Not really. The fact is the human genome was much, much smaller than we realized, and about 30% of it is shared by most life forms. You’re not that much different than a banana.
What is important is not the genome (which is the software needed for building proteins), but the hardware that is needed to control it, and that hardware is embedded inside the cell. Equally important are the non-coding areas in the chromosome that many people don’t end up counting since they don’t encode proteins.
Sometimes this is referred to as Junk DNA. Junk DNA makes up the vast majority of our DNA. For example, we contain in our DNA almost the entire sequence of DNA to synthesize Vitamin C. However, the last step for building Vitamin C is damaged, and thus, unlike most mammals, we need to eat foods that contain vitamin C. Thus, the entire vitamin C synthesizing sequence is junk DNA.
However, some of that so-called junk contains instructions on how to read and build the encoding parts of our DNA. Some of the directions contain start and stop sequencing directions, so we’re not synthesizing proteins unless we need them.
So, the genome itself is quite surprisingly small (I think there’s 20,000 genes). But, the non-encoding DNA is much bigger (about 10x to 20x as big by some estimate). Much of that non-encoding DNA is junk, but some of that apparently contains important assembly instructions.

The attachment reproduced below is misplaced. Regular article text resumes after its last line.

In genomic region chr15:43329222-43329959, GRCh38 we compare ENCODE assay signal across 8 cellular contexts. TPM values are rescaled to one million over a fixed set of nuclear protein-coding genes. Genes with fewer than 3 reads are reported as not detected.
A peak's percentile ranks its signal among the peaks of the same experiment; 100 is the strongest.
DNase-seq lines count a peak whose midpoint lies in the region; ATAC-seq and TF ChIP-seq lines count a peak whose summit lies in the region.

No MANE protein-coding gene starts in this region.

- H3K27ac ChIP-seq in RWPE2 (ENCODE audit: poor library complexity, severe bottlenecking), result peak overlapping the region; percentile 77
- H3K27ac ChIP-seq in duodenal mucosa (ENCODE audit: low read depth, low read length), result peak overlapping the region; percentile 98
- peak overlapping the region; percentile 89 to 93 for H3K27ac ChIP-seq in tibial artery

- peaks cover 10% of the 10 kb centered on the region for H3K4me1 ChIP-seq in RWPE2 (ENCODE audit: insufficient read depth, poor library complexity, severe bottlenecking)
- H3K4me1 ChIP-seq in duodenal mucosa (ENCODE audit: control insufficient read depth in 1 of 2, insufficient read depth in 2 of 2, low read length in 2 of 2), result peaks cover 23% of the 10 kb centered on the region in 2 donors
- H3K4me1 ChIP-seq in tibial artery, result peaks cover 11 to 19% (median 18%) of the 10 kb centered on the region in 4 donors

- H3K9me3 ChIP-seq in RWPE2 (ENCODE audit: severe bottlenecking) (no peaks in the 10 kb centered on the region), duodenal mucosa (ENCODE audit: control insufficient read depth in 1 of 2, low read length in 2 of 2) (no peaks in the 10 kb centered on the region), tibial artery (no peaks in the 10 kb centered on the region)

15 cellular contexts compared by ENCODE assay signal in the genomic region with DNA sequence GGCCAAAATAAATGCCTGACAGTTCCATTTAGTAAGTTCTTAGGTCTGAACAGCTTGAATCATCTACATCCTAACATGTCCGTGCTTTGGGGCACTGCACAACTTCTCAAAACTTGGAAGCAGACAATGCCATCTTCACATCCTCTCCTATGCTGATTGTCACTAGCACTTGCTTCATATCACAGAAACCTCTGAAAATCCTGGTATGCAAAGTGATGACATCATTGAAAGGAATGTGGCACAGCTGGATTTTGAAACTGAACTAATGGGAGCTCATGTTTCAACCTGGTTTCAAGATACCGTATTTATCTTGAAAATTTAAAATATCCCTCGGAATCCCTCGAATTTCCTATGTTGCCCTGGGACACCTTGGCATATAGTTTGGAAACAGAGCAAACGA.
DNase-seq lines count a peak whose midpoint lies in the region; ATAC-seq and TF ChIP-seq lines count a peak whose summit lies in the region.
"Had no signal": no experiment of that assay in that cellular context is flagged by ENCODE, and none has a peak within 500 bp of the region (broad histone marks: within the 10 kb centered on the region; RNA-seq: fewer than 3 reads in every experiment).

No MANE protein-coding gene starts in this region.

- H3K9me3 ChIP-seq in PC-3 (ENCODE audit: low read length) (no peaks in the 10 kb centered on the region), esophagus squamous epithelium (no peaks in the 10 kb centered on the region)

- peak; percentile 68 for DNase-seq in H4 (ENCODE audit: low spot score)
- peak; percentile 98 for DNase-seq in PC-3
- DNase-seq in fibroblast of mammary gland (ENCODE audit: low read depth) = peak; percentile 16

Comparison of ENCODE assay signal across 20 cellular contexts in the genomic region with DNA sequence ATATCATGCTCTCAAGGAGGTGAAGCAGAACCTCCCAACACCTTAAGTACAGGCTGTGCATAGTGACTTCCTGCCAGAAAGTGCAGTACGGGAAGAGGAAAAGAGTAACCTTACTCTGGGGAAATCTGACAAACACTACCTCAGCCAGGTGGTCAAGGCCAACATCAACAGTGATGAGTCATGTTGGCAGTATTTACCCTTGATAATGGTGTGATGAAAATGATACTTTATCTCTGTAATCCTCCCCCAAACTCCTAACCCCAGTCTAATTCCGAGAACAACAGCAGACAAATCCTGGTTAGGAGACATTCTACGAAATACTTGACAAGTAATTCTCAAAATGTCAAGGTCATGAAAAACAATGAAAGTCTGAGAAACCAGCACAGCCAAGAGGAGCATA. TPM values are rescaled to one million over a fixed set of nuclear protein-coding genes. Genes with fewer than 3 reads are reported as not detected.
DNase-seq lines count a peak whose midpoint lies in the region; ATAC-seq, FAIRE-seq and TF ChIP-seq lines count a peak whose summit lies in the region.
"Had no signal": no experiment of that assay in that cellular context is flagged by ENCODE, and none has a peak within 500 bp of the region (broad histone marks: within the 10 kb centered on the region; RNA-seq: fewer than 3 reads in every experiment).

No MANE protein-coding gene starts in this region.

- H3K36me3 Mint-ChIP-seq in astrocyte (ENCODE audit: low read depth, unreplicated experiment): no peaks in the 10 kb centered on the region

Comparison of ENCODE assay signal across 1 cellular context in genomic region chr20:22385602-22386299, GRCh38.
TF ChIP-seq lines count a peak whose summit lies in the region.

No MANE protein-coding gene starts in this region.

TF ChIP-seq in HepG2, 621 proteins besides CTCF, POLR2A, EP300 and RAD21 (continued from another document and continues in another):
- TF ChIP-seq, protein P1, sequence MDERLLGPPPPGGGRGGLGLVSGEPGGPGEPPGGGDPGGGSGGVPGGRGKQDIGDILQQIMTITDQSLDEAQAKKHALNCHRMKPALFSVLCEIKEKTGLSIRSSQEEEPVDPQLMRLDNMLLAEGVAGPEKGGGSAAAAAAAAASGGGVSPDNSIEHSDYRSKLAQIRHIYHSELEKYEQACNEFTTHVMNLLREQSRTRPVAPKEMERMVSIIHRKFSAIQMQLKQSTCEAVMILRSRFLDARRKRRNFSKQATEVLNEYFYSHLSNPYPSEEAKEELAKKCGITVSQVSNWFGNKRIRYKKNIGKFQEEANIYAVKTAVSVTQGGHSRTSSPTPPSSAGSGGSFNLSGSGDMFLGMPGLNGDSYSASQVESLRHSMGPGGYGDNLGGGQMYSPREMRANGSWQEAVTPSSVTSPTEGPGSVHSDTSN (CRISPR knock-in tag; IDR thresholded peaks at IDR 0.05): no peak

And, then there’s the structure of the cell itself which is needed to read the genome and actually do the building.
Think of it this way: The genome is like the user interface part of the OS that we see. It’s the Windows in Windows. The non-encoding DNA is the underlying part of the OS that builds the structures for the user interface to run. The cell itself is the hardware and built in ROM that’s needed to actually run Windows. Otherwise, that Windows CD ROM is just an expensive coaster.